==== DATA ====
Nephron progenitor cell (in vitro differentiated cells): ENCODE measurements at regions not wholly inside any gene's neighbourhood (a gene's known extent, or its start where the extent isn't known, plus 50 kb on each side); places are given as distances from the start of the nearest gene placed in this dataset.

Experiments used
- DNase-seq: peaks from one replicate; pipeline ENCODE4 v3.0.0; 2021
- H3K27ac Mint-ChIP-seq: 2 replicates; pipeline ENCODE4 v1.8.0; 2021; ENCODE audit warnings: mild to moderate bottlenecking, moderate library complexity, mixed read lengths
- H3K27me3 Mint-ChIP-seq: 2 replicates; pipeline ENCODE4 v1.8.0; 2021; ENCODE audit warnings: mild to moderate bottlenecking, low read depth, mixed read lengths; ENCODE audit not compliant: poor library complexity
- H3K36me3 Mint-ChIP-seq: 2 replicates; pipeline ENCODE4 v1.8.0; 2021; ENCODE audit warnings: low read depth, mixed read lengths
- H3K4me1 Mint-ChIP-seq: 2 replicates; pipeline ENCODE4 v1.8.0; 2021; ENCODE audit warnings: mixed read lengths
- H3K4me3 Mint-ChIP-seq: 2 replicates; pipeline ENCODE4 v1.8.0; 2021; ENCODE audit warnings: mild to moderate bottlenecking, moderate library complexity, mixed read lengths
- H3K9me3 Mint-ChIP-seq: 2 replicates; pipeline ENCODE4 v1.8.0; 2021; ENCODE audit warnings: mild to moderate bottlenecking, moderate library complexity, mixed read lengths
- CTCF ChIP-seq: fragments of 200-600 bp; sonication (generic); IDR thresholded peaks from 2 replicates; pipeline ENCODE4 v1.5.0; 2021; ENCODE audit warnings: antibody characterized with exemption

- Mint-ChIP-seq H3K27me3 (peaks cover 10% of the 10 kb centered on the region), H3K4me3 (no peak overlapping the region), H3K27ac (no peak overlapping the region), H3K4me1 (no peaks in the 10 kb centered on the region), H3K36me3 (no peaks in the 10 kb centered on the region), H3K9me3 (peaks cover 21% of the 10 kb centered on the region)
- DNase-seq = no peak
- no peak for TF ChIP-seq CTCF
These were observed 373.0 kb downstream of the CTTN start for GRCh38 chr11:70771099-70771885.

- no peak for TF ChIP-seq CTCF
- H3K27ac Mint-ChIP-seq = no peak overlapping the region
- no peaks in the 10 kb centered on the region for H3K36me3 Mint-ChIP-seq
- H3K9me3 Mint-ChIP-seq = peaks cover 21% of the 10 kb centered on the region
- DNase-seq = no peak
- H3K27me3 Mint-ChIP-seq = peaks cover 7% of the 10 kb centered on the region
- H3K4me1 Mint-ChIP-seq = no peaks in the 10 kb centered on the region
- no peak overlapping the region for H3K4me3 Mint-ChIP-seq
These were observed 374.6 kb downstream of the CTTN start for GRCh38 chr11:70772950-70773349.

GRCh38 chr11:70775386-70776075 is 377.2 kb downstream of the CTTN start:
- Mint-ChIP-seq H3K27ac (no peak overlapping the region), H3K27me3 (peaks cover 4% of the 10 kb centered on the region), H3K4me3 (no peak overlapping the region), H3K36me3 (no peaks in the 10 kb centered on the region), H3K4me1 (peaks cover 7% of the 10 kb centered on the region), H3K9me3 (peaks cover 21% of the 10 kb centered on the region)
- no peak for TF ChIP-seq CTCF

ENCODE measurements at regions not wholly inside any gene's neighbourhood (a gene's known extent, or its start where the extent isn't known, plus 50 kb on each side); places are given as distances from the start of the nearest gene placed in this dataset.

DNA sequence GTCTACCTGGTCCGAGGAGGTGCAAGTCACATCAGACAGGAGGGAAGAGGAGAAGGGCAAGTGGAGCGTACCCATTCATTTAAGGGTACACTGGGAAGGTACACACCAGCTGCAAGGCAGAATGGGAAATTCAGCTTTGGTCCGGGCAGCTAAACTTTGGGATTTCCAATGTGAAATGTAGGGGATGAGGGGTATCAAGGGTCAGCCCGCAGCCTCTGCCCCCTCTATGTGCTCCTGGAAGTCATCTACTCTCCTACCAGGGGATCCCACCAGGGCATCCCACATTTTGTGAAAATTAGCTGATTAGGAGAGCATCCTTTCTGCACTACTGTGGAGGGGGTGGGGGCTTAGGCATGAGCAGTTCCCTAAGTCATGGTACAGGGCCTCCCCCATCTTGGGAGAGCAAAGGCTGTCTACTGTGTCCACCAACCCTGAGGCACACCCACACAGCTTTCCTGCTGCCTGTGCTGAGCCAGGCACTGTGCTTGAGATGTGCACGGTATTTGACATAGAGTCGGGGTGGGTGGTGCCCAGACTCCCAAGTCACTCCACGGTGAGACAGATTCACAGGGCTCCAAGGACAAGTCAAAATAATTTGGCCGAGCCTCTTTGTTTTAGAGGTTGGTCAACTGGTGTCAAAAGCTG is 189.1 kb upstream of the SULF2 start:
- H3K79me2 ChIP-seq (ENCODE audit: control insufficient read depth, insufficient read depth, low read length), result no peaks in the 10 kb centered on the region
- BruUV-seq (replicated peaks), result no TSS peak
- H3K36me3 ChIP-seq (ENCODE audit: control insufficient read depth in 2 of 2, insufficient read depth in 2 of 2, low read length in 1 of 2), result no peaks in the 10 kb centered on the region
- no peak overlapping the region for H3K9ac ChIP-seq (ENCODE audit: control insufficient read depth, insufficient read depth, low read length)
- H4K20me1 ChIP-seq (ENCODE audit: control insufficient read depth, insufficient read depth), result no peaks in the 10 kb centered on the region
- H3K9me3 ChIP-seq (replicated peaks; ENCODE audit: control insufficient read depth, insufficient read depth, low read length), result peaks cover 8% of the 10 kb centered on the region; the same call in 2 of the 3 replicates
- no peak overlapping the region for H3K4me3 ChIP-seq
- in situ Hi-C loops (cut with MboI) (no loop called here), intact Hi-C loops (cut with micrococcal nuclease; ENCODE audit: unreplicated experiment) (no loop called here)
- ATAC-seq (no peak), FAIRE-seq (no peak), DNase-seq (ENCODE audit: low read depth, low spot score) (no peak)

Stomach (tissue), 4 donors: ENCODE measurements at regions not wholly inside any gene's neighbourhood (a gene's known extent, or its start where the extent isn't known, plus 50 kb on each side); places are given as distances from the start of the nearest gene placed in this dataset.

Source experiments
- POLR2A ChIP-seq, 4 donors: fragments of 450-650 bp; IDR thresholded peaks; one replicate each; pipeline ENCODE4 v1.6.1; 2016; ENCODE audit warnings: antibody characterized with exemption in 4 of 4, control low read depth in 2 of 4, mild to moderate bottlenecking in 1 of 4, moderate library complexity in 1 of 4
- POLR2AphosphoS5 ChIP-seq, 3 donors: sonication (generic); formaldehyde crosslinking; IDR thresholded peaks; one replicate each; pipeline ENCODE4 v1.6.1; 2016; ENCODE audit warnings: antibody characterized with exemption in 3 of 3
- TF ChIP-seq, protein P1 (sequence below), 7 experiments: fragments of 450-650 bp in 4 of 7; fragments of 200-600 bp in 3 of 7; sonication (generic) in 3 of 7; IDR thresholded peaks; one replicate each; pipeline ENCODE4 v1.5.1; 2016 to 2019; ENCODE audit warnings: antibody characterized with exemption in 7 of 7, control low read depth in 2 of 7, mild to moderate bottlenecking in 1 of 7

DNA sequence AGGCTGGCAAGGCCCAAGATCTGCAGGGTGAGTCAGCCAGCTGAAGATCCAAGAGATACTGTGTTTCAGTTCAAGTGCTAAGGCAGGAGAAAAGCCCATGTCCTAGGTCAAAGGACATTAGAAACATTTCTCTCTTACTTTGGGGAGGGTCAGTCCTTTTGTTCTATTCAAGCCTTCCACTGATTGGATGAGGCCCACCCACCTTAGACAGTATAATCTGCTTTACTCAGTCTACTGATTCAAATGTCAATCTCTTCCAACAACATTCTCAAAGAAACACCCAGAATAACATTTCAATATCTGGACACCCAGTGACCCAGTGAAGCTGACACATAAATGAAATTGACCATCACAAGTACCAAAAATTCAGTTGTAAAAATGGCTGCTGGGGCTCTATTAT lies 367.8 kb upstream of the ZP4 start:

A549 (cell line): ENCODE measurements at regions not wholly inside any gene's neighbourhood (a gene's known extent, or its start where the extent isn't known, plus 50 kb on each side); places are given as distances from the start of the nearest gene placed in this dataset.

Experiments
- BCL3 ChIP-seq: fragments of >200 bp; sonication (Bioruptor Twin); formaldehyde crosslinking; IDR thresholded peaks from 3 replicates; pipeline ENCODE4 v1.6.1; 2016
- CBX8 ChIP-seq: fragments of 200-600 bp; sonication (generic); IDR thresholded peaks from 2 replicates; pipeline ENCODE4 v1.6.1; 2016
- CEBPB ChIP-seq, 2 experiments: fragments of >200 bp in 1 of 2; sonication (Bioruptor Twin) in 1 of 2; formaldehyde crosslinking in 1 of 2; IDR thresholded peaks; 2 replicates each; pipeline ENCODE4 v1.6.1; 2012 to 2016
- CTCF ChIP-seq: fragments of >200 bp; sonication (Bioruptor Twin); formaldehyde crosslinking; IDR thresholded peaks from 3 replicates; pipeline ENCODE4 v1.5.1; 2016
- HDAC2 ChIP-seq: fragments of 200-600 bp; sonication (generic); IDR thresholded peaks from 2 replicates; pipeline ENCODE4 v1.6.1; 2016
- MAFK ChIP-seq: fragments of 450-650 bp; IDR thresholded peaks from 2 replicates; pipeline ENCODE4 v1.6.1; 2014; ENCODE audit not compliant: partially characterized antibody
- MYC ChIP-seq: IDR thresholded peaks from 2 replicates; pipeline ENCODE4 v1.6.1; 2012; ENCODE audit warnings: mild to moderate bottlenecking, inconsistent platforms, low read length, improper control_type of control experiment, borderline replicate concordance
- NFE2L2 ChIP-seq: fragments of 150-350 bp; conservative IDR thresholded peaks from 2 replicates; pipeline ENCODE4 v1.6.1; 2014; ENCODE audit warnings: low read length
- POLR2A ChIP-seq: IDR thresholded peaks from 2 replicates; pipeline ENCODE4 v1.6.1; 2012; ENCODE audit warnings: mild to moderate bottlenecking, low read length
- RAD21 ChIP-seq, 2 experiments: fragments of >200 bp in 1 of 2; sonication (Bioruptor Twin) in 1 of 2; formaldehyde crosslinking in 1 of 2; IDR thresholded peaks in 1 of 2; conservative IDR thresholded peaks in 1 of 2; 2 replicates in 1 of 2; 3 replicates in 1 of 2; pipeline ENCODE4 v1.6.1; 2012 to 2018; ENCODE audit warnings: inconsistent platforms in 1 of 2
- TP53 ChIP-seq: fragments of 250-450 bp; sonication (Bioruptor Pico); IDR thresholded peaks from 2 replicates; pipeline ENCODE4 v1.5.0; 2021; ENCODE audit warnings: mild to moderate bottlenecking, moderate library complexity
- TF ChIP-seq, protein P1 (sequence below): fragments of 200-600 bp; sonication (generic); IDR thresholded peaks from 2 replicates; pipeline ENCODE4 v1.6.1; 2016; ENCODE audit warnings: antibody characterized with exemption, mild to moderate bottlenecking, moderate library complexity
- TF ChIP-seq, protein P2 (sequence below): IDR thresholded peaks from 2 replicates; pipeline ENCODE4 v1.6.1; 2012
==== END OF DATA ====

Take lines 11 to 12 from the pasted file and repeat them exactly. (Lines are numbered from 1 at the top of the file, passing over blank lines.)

- Mint-ChIP-seq H3K27me3 (peaks cover 10% of the 10 kb centered on the region), H3K4me3 (no peak overlapping the region), H3K27ac (no peak overlapping the region), H3K4me1 (no peaks in the 10 kb centered on the region), H3K36me3 (no peaks in the 10 kb centered on the region), H3K9me3 (peaks cover 21% of the 10 kb centered on the region)
- DNase-seq = no peak